Monday, January 18, 2016

Review: An Offer From a Gentleman by Julia Quinn

An Offer From a Gentleman (Bridgertons #3)
By: Julia Quinn
Publisher: Harper Collins


From her earliest childhood memories, Sophie Beckett knew the truth of her parentage, and as a consequence, her place relative to the world of the rarefied English ton -- strictly outside the elite ranks of that social whirl. As the bastard daughter of the Earl of Penwood, Sophie knew she rested behind the thinnest veneer of respectability -- claimed as the earl's ward, but with the truth of her parentage writ clear on her features, until her tenth year Sophie enjoyed a life that, although lacking the emotional security of family ties that she craved, provided for the physical needs of food, shelter, and education. But everything changed when her father married a widow with two daughters, and Araminta, the new countess, taught Sophie what it meant to be shamed for possessing antecedents beyond her control. For four years, the girl was further ostracized, hated by the woman she'd hoped to look on as a mother and ridiculed by her daughters Rosamund and Posy. With the earl's sudden passing, Sophie found herself unacknowledged and penniless, thrust into a life of servitude, at the mercy of Araminta's every whim. Six years pass, her dreams worn thin under the grinding heel of Araminta's shoe, when invitations to the famed Bridgerton masquerade ball arrive, Sophie seizes the chance to, for just one night, be something more than a scorned illegitimate daughter -- to be just her, a woman reborn, a world of possibilities at her feet. It was just one night -- and one night couldn't possibly cause any harm. But sneaking into the masquerade, arrayed in a dazzling silver gown, Sophie underestimated the power of one night to transform her life forever, for she never counted on meeting Benedict Bridgerton...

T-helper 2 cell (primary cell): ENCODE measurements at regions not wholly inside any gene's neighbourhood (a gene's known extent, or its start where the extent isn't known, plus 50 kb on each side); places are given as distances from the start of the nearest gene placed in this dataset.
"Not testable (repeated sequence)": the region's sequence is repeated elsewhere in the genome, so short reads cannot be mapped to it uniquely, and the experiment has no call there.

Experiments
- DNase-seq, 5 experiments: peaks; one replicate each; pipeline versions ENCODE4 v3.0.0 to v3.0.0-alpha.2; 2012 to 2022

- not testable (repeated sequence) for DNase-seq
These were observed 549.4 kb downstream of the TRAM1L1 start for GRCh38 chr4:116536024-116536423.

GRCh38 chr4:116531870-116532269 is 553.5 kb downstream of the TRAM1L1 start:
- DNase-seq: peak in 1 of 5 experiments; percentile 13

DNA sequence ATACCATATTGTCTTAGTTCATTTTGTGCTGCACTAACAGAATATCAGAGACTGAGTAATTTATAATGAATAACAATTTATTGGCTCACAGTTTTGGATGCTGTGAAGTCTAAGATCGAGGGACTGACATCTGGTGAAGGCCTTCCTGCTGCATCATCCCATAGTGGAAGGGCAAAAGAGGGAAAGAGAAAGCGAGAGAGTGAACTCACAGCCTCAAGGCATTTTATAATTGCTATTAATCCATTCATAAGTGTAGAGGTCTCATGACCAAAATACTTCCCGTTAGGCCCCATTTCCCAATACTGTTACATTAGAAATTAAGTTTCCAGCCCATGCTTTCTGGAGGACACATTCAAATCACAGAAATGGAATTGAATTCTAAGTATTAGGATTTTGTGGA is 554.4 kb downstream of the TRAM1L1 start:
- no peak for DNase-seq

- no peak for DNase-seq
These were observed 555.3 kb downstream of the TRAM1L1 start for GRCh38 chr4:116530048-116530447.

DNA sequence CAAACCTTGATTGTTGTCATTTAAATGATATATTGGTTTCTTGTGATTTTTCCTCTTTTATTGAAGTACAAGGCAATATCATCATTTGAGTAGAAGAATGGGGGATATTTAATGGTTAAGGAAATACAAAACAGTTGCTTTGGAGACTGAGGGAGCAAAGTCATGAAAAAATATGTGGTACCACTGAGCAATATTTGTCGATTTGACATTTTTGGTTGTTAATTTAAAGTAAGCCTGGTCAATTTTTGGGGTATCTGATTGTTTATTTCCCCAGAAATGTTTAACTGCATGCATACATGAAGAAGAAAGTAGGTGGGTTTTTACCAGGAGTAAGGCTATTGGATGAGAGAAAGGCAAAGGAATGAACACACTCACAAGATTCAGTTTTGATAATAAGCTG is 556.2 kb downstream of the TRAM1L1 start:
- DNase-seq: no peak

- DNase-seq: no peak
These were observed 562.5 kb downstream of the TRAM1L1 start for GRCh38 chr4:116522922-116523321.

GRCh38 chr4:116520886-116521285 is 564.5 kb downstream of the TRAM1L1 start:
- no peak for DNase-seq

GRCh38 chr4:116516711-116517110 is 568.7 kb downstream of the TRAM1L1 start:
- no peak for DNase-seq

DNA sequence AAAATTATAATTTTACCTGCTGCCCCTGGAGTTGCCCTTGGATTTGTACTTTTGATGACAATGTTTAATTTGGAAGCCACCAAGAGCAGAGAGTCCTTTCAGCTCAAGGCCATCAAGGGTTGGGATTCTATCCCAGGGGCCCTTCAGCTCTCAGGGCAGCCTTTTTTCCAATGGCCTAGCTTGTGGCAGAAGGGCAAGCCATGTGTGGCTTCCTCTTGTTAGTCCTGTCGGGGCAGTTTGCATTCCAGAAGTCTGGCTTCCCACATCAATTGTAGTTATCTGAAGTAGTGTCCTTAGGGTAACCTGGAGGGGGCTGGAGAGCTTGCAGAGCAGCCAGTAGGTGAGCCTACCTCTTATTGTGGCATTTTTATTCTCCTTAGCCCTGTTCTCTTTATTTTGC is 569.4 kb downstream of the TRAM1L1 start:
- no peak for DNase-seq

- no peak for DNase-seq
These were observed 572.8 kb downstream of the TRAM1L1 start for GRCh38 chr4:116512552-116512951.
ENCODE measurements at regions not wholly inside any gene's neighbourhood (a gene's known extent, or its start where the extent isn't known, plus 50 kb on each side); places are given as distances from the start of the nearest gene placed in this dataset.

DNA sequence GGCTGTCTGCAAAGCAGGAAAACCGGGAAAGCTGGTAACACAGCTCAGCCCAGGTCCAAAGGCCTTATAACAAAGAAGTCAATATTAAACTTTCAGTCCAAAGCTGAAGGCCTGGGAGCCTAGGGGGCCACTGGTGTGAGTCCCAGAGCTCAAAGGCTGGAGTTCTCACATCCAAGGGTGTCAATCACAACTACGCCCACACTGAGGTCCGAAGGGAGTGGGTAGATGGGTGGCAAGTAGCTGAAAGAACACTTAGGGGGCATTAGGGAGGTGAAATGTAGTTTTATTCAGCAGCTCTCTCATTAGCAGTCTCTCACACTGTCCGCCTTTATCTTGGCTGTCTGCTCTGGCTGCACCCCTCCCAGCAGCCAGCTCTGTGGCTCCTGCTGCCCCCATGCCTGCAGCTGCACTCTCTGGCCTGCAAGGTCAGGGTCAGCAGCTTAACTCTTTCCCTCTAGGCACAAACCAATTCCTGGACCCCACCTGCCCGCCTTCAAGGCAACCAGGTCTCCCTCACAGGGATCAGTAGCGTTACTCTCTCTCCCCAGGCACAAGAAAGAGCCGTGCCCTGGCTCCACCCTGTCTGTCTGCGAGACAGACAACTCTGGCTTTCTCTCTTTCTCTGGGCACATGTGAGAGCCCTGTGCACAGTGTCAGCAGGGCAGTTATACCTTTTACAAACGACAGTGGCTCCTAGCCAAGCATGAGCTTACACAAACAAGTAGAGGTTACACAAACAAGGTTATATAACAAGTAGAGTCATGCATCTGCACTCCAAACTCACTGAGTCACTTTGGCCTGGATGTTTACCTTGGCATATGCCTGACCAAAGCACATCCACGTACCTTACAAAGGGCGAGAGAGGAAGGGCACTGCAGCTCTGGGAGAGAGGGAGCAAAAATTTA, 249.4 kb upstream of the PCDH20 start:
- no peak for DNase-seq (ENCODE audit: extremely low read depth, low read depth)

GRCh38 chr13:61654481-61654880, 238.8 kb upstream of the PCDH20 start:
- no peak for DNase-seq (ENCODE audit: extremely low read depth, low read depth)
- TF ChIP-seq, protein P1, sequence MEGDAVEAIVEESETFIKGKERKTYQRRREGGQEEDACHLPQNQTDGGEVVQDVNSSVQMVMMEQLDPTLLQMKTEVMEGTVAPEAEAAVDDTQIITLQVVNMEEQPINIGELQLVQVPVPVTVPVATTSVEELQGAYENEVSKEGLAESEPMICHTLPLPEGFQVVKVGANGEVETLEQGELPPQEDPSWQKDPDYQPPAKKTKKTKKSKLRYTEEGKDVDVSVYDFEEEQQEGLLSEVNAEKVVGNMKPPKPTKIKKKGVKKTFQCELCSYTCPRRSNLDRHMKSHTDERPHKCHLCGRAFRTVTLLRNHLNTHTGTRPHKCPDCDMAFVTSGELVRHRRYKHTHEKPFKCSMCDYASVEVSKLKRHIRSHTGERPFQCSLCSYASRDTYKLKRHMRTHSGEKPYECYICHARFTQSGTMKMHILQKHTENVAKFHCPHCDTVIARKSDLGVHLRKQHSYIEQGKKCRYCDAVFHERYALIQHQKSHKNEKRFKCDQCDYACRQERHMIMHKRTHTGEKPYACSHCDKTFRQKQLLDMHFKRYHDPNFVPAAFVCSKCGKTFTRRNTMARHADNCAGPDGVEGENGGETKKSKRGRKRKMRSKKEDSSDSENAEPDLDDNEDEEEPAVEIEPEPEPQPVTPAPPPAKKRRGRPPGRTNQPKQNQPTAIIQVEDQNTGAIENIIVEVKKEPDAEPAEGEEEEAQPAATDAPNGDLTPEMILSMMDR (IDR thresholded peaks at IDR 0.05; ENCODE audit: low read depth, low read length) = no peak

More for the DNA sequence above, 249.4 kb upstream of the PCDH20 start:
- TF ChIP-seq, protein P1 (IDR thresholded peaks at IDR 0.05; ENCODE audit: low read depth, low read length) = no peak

Benedict, the tall, lanky, impossibly handsome second Bridgerton, is heartily sick of society in general and his mother Violet's matchmaking schemes in particular. But when he spies a mysterious woman in silver at his mother's masquerade, he knows his life has changed forever -- for this woman, known to him only by her winsome smile and electrifying presence, over the course of one brief encounter, captures his heart forever. When she flees the ball, leaving only a monogrammed glove as a clue to her identity, he's devastated, and spends months searching for her among the ton, to no avail. And as the months become years, he becomes convinced his once chance at a love match to rival his parents' has passed -- sure, that is, until he rescues housemaid Sophie Beckett from the unwelcome advances of her employer at a country party. But Sophie is a servant, a wholly unsuitable match for the younger brother of a viscount...isn't she? Be that as it may, she's the only woman to make his heart sing since the long-ago masquerade, and so he proposes an audacious scheme -- Sophie will become his mistress. However, Benedict never reckoned on Sophie's horror of inflicting her illegitimacy on a possible child, or the secrets she's been holding dear. When the truth is finally revealed, will true love conquer all, or will social conventions shatter the promise of a love that flowered one magical night, when a masquerade gave an unlikely pair the courage to reveal their hearts?

The more I read Julia Quinn, the more I become convinced that this woman can do no wrong. The Bridgertons have quickly become one of my all-time favorite fictional families, and with this third installment, Quinn blends her trademark warmth, wit, and humor with a fairy tale retelling that is at once both literal and wholly new. The Duke and I and The Viscount Who Loved Me, which showcased the love stories of Benedict's sister Daphne and brother Anthony, respectively, are essential fairy tales in and of themselves -- delightfully romantic, humorous, heartfelt confections that establish Quinn as a gold standard in romance. But with An Offer From a Gentleman, Quinn takes the conceit one step further, weaving the tropes of the Cinderella story -- the evil stepmother and stepsisters, shoes, a ball, secret identities -- into the Bridgerton world and making the classic tale her own.